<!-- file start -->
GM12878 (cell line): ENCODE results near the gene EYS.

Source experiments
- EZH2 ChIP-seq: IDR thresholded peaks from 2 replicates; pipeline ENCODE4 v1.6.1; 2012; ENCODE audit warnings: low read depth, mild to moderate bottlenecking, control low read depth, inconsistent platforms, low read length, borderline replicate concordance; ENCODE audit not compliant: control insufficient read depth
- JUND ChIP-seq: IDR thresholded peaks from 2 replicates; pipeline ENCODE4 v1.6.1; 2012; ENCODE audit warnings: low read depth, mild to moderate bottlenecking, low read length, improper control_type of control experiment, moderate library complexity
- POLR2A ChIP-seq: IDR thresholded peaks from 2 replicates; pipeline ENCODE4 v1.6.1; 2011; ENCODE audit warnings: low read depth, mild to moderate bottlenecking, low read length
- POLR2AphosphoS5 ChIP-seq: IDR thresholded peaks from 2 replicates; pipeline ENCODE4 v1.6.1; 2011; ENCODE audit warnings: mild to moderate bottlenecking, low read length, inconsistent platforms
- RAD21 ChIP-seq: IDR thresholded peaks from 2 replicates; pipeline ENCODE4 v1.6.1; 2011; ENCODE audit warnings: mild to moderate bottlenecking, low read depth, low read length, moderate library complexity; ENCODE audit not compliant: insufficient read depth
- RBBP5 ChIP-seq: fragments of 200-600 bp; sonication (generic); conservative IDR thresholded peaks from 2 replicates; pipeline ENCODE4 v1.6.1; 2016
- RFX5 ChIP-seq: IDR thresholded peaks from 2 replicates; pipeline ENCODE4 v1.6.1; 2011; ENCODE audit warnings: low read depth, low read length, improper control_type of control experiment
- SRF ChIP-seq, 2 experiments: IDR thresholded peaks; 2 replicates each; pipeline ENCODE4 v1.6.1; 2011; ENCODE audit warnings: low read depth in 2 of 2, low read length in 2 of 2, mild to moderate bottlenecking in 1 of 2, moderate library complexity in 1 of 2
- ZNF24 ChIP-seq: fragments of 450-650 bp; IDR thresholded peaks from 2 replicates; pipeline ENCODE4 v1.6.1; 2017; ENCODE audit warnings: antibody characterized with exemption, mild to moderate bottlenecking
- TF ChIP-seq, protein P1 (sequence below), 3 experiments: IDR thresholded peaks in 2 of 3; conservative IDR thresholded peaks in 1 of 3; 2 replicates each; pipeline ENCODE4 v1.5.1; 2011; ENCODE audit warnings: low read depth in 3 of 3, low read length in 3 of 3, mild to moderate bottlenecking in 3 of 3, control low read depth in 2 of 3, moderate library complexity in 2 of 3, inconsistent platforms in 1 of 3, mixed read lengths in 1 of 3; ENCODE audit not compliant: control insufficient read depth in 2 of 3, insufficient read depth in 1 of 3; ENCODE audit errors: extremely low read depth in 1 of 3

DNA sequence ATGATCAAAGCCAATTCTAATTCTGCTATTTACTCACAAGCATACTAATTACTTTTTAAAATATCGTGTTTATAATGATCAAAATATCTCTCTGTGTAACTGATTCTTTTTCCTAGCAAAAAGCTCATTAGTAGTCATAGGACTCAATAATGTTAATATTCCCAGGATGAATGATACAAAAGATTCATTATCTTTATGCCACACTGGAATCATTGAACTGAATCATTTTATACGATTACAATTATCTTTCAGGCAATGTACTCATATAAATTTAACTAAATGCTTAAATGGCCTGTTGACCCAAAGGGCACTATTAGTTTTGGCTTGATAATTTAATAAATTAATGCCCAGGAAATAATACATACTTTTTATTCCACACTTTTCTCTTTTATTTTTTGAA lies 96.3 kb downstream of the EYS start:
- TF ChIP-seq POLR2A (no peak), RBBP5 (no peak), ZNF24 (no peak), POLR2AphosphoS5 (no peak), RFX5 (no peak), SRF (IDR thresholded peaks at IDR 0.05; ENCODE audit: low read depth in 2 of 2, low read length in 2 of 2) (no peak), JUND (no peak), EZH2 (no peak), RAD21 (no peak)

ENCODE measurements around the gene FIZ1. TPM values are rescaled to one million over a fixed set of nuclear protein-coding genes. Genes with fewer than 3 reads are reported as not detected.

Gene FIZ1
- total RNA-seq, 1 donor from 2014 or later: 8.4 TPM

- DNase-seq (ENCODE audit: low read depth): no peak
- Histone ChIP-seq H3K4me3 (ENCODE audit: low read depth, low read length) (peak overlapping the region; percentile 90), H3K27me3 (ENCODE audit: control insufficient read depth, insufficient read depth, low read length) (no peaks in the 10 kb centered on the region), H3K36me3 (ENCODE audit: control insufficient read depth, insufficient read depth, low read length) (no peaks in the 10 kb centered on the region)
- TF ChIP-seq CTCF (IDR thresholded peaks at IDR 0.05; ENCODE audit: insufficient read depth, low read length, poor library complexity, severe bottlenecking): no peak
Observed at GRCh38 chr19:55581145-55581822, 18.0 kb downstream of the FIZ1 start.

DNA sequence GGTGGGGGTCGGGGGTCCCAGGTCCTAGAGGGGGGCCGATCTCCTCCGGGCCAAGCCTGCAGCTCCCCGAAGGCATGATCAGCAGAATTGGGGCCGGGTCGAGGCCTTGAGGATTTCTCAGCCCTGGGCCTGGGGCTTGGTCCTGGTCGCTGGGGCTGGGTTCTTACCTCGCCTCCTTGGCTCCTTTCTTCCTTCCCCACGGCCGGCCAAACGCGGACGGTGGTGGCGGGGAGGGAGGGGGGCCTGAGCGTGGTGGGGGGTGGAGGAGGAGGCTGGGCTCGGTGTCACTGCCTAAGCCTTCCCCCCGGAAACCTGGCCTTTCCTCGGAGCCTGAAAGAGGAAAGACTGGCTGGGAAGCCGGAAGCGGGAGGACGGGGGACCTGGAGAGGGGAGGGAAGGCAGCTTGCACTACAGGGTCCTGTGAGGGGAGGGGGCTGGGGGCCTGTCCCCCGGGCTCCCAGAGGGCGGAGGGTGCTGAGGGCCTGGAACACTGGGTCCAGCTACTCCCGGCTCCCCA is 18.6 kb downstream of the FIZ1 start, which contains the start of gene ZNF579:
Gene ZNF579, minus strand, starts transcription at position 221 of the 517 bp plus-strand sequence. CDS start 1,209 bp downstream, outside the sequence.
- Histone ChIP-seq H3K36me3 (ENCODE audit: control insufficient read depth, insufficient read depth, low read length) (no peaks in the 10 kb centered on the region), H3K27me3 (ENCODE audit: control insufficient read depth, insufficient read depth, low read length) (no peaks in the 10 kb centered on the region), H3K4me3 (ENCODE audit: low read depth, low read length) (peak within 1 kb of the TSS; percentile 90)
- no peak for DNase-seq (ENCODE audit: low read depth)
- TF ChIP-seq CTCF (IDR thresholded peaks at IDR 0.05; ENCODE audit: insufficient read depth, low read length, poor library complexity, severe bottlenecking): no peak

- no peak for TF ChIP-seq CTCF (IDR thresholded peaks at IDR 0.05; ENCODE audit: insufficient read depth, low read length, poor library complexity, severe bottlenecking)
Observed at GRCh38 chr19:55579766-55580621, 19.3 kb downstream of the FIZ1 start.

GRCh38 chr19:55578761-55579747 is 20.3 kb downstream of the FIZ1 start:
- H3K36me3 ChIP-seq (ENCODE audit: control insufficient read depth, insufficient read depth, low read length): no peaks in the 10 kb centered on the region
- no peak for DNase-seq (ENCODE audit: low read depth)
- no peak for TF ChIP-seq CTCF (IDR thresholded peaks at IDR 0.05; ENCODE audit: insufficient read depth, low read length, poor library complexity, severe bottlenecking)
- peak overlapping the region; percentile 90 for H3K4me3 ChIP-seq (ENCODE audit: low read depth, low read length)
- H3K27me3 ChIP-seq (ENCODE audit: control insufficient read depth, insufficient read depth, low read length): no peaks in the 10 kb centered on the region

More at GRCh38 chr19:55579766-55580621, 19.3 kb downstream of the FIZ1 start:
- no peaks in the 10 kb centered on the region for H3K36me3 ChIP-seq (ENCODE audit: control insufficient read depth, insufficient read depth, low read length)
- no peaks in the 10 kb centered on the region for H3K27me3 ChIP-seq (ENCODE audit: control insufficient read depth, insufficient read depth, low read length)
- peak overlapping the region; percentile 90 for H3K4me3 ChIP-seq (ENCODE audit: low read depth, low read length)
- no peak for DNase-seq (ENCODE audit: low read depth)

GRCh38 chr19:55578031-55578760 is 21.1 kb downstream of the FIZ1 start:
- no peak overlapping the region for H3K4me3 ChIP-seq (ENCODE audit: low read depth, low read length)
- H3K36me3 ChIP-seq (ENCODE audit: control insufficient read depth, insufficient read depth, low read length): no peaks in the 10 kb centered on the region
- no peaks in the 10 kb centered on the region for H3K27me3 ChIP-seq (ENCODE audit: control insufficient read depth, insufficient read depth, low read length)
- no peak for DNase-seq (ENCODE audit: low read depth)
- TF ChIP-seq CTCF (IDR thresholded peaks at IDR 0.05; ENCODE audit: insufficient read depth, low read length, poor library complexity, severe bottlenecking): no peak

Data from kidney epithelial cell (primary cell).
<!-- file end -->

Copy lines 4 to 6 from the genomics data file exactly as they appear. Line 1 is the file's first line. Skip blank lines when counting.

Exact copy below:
- JUND ChIP-seq: IDR thresholded peaks from 2 replicates; pipeline ENCODE4 v1.6.1; 2012; ENCODE audit warnings: low read depth, mild to moderate bottlenecking, low read length, improper control_type of control experiment, moderate library complexity
- POLR2A ChIP-seq: IDR thresholded peaks from 2 replicates; pipeline ENCODE4 v1.6.1; 2011; ENCODE audit warnings: low read depth, mild to moderate bottlenecking, low read length
- POLR2AphosphoS5 ChIP-seq: IDR thresholded peaks from 2 replicates; pipeline ENCODE4 v1.6.1; 2011; ENCODE audit warnings: mild to moderate bottlenecking, low read length, inconsistent platforms